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Researchers push for more country-level foodborne disease studies

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Researchers push for more country-level foodborne disease studies

National studies on foodborne diseases are needed to help a country set its food safety priorities, according to researchers.

An international team said precise national estimates are essential to rank diseases and hazards in a country, as well as foods contributing the most and the interventions needed for effective prevention. Only when countries know what makes people sick are they able to target measures and allocate resources in areas where food safety risks are highest.

The current burden of disease landscape remains scattered, and researchers struggle to translate their findings to useable input for policy decision makers. Pre-COVID, many countries lacked political commitment, technical and financial resources, and data to estimate the burden of foodborne diseases, and scientists in the journal Current Opinion in Food Science anticipated these barriers will increase as a result of the pandemic.

Burden of foodborne disease studies form the basis for informed risk management decisions. Burden can be expressed using indicators such as incidence, mortality, societal costs, summary measures of population health and Disability-Adjusted Life Years (DALY).

Benefits of such studies
Promoting national burden of foodborne disease studies relies on factors including the usefulness of such estimates for risk ranking, priority setting and allocation of resources for food safety; harmonization of methodologies to compare estimates across diseases, countries and regions and novel technology to reduce the cost and help data collection, particularly in low-income and middle-income countries (LMIC).

In 2015, the World Health Organization (WHO) published the first estimates of the global and regional disease burden due to 31 foodborne hazards in 2010. This is in the process of being updated with new figures expected by 2025. The WHO is also working on a refreshed food safety strategy for publication in 2022.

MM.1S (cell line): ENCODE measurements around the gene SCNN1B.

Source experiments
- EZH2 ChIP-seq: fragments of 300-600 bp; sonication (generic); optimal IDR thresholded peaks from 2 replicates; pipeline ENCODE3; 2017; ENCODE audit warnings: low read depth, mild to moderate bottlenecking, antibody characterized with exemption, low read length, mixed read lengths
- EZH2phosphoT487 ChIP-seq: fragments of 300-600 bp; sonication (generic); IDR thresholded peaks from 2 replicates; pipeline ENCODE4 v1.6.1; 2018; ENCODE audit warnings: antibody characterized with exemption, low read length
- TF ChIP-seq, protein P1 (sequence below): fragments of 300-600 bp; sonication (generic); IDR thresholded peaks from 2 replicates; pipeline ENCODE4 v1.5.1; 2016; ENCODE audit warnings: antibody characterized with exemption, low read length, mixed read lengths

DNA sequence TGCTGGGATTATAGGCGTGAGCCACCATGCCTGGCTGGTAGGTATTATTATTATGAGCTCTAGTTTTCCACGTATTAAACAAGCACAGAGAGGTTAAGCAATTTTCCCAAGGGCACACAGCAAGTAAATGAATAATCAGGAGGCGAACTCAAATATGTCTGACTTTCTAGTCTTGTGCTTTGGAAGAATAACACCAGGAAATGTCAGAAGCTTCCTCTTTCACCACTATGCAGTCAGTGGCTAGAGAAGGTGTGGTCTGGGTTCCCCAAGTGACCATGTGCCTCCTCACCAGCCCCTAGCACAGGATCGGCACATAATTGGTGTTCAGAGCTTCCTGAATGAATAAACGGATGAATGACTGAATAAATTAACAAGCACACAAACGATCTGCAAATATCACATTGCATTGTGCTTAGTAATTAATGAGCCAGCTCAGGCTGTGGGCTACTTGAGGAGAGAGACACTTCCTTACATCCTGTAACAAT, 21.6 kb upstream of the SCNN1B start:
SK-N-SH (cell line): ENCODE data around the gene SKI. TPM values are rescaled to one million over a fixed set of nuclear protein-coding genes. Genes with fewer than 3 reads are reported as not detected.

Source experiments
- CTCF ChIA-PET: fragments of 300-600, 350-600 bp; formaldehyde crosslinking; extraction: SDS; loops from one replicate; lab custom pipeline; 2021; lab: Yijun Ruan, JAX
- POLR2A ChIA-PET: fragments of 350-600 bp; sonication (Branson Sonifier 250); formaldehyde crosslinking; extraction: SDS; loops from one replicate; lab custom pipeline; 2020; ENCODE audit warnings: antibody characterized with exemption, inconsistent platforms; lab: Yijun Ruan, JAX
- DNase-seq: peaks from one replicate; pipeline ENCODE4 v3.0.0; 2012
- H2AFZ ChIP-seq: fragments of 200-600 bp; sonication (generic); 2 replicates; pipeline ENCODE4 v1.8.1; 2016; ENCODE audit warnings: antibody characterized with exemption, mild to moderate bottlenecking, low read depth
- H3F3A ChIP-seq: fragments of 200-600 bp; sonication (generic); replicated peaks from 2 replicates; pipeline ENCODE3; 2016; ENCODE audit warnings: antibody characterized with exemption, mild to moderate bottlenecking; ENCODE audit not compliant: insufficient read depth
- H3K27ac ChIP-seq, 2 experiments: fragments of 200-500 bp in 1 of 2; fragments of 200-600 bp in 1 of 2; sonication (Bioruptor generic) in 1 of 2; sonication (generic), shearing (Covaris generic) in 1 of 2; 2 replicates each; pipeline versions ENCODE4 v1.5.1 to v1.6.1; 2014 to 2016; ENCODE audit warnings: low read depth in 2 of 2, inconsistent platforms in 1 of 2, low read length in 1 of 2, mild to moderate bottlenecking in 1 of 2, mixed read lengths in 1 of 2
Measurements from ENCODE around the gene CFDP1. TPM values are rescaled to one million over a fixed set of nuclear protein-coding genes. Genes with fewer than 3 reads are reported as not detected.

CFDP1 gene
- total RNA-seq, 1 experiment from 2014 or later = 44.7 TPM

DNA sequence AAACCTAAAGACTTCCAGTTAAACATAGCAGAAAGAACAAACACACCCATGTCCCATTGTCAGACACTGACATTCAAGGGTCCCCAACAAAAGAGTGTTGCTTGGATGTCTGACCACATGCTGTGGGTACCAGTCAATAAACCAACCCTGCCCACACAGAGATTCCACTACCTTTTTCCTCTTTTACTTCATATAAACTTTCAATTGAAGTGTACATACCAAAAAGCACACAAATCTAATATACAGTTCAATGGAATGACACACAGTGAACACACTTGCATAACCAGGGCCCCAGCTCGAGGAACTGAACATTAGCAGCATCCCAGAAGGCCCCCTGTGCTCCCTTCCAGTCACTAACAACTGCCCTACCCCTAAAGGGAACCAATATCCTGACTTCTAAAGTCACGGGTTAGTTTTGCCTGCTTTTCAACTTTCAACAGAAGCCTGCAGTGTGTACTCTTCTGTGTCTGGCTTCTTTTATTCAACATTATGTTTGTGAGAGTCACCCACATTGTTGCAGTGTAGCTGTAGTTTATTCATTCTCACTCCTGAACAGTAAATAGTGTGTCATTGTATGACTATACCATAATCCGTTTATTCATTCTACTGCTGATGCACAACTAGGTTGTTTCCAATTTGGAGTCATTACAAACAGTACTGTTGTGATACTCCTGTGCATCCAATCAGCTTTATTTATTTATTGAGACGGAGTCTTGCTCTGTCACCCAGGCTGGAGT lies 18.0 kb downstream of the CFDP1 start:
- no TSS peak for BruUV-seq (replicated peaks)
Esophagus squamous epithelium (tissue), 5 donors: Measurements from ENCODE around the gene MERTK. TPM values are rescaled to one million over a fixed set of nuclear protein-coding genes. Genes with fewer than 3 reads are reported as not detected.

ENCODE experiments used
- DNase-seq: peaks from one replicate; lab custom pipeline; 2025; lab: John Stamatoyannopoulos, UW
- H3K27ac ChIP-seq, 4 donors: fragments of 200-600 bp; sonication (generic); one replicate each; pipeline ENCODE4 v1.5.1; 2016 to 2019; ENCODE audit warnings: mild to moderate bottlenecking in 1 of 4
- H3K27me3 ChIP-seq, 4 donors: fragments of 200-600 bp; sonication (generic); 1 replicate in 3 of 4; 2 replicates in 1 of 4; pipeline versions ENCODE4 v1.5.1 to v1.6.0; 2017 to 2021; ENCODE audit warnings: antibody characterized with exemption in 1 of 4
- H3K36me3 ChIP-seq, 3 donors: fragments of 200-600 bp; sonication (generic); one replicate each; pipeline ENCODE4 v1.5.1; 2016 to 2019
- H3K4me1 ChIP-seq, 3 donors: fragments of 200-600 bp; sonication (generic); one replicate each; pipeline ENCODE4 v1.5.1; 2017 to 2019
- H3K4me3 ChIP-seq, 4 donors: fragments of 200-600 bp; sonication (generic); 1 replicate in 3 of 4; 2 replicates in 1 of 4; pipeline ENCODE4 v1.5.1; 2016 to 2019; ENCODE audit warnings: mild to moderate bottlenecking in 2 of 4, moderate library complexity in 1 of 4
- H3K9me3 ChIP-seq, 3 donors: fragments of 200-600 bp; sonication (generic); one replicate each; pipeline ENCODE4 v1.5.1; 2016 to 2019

Pilot national studies have been done in Albania, Japan, Thailand and Uganda. In Albania, the work fed into the reorganization of the national food safety system.

Two countries at the forefront of burden of foodborne disease estimation are the Netherlands and Denmark. A few other countries have set up such studies, publishing either routine figures or ad-hoc reports with estimates for specific pathogens and years.

Lack of data in Africa
The main challenge to estimating burden of foodborne disease in Africa is lack of data, particularly on incidence in the population. This limited availability is caused by factors such as the lack of capacity to generate, compile and analyze data; limited political commitment to strengthen surveillance systems; limited understanding of the benefits of burden of disease studies and a focus on selected notifiable priority diseases.

A project was launched in 2019 in Ethiopia, Mozambique, Nigeria, and Tanzania, to estimate the burden of, and strengthen surveillance systems for, foodborne diseases in Africa. Findings will improve accuracy of estimates in African contexts. Work involves analyzing human sewage samples using short-read next-generation sequencing (NGS).

The WHO is supporting nations to estimate the burden of foodborne diseases through technical assistance and developing guidance to assess the burden caused by microbiological agents at national level.

Researchers said the ground for promoting national burden of foodborne disease studies is being paved.

To take awareness of the usefulness of such studies to guide food safety interventions in the direction of actual implementation of studies will involve international organizations, local authorities and the scientific community, they added.

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